But that is not to say that Africa doesn’t have her problems. We do. We do not bury our heads in the sand and act like we don’t. Buhari’s comments have given gender activists in Africa a huge soapbox on top of which they can stand and proclaim what they feel is nasty about African culture. I condemn Buhari for his statement, and I wish others didn’t use it as the purest reflection of the place of women in Africa. For after all, in this so-called “dark” part of the globe, more African women of note have risen higher in world history than have other peoples’ women in other parts of the world. This history is what we must be proud of. This 12,000 year history is what we must fashion to our advantage to enable us defeat neoimperialism and subsequently supply all our children, boys and girls, with equal opportunity. The emphasis for me, lies squarely here.

    • My Sista Akosua these are all diversionary tactics and a way for them(westerners) to control our narrative and throw us off the scent of the expansion of military bases in Africa which is in fact the real culprit that will cost us even more. So the more they divert attention to social issues(which in fact we have plenty) the more they can control the narrative and the more we will be distracted and fight amongst ourself. Divide by creating phantom issues and conquer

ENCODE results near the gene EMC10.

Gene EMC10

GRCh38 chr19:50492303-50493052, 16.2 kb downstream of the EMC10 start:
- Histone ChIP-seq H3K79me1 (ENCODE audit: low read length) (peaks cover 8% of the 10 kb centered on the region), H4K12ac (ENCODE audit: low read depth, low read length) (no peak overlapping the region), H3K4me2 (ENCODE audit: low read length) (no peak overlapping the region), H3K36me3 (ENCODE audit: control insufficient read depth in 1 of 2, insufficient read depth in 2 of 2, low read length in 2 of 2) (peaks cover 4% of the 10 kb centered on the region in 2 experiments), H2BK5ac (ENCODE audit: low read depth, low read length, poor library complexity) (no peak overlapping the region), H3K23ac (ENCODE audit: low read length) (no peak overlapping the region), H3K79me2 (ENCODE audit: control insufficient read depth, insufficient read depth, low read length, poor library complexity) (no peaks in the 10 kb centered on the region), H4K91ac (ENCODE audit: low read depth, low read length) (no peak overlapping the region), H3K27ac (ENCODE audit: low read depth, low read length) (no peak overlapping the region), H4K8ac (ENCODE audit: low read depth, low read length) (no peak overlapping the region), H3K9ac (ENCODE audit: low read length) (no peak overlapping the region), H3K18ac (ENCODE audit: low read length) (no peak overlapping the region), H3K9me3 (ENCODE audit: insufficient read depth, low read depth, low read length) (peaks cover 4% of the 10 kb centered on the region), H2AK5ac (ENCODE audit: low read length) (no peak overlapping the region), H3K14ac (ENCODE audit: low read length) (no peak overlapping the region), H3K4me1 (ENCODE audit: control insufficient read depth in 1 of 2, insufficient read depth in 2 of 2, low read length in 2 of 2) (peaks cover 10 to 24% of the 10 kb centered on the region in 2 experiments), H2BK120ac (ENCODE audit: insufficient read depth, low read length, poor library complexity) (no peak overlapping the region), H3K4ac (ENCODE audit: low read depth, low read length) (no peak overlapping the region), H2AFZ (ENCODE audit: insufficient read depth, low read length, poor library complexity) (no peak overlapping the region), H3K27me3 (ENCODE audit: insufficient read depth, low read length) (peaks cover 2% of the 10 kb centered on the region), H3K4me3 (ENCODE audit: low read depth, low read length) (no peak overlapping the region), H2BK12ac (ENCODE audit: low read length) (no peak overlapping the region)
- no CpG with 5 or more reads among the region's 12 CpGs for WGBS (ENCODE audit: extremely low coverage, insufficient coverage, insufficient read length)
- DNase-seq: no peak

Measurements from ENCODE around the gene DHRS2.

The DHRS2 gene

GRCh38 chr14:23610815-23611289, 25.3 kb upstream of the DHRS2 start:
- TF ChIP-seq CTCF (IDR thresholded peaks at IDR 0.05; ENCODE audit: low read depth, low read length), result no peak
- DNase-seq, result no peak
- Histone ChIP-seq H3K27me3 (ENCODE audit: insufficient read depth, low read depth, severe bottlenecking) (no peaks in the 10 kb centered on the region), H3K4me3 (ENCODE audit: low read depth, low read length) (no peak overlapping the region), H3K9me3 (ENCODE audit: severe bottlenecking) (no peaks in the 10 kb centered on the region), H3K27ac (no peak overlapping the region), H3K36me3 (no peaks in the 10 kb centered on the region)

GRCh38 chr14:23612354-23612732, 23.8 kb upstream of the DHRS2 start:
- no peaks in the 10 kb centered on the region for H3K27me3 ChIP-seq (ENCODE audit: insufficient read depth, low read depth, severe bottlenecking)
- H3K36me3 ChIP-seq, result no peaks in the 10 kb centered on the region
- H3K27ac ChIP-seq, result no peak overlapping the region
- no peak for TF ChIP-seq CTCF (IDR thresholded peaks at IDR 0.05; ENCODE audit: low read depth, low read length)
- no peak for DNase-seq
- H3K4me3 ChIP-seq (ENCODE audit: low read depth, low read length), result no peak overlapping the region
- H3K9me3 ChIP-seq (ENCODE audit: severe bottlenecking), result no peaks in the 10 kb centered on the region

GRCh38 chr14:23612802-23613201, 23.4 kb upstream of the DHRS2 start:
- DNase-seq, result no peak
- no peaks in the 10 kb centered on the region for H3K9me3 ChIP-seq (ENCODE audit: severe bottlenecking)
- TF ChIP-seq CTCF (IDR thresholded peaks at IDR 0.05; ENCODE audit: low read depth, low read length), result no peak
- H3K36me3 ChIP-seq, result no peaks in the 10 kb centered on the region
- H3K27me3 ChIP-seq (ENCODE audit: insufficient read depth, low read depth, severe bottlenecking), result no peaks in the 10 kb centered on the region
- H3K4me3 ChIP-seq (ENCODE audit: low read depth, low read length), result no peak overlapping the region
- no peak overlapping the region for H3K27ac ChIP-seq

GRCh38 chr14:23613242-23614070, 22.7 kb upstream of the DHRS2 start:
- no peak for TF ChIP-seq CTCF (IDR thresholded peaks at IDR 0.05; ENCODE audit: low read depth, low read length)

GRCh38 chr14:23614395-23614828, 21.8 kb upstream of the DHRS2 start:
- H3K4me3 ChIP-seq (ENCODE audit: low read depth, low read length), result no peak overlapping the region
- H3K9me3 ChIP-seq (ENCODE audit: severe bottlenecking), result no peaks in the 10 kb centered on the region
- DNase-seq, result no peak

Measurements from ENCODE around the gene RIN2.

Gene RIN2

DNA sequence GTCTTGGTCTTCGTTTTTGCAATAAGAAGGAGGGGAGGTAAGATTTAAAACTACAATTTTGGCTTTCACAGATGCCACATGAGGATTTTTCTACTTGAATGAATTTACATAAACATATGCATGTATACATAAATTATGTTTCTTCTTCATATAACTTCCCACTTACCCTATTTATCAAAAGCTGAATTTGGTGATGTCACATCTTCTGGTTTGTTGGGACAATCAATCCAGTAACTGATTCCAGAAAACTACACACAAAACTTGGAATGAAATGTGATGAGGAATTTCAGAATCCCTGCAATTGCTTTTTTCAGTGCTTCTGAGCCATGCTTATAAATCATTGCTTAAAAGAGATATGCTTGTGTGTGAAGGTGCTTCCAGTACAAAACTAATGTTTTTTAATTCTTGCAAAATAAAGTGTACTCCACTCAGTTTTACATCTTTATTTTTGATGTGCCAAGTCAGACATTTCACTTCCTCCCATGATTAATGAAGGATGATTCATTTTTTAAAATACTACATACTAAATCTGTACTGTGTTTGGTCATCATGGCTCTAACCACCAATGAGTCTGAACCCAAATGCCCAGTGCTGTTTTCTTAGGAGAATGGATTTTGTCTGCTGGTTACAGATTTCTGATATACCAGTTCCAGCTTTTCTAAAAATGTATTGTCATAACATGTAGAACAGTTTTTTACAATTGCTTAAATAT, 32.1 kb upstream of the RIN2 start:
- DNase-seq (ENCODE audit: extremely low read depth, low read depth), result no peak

• I don’t even know and understand why issues of feminism and the girl child has become front and center of our African narrative?????. Are these the most pressing issues we have as Africans in 2016????????

    • I, too, very much doubt that feminism achieves anything for Africa, even for the so-called girl child it purports to be coming to Africa to help. You are absolutely correct that this distracts from the issues facing the continent, the most pertinent of them now is the expansion of U.S. military basis in Africa. This for me should be of utmost concern throughout Africa. This for me should be of utmost concern for folks like Chimamanda. She hasn’t written a single essay about the building of a U.S. military base in Nigeria in return for cooperating with the U.S. to defeat Boko Haram. Why does the U.S. need a military base in Nigeria in order to help out with Boko Haram? All this escapes the narrow imaginations of Chimamanda in my opinion. While she concentrates on social issues in Africa, the west uses it as a means to distract from their drone base now in Niger. How can we achieve equality in the world where we are hounded at every turn by other people’s military industrial complex? How much more for gender equality? I am in agreement with you.

  4. In my humble opinion, foreign Christian values and foreign ethnic Islamic traditions newly introduced into Africa, have done more harm to the role of women in African society than anything else. Of course these two strands of these religions have not come to Africa without the militaristic nature of colonialism and slavery. Instead of tackle the imperialism of AFRICOM (the USCOMMAND in Africa); instead of concentrate our energies on re-introducing proper African Christian and Islamic values in Africa; instead of reviving Voodoo (which has given women even more higher statuses in African societies); instead of fight against U.S. Cultural hegemony, we are rather busy helping Globalists enact a warfare between men and women, between African women and their men. For me, this is shameful. For me this is a clear indication that we do not as nations, and as people, understand what actually ails us. We have not obviously understood our own diagnosis. For me, this is sad.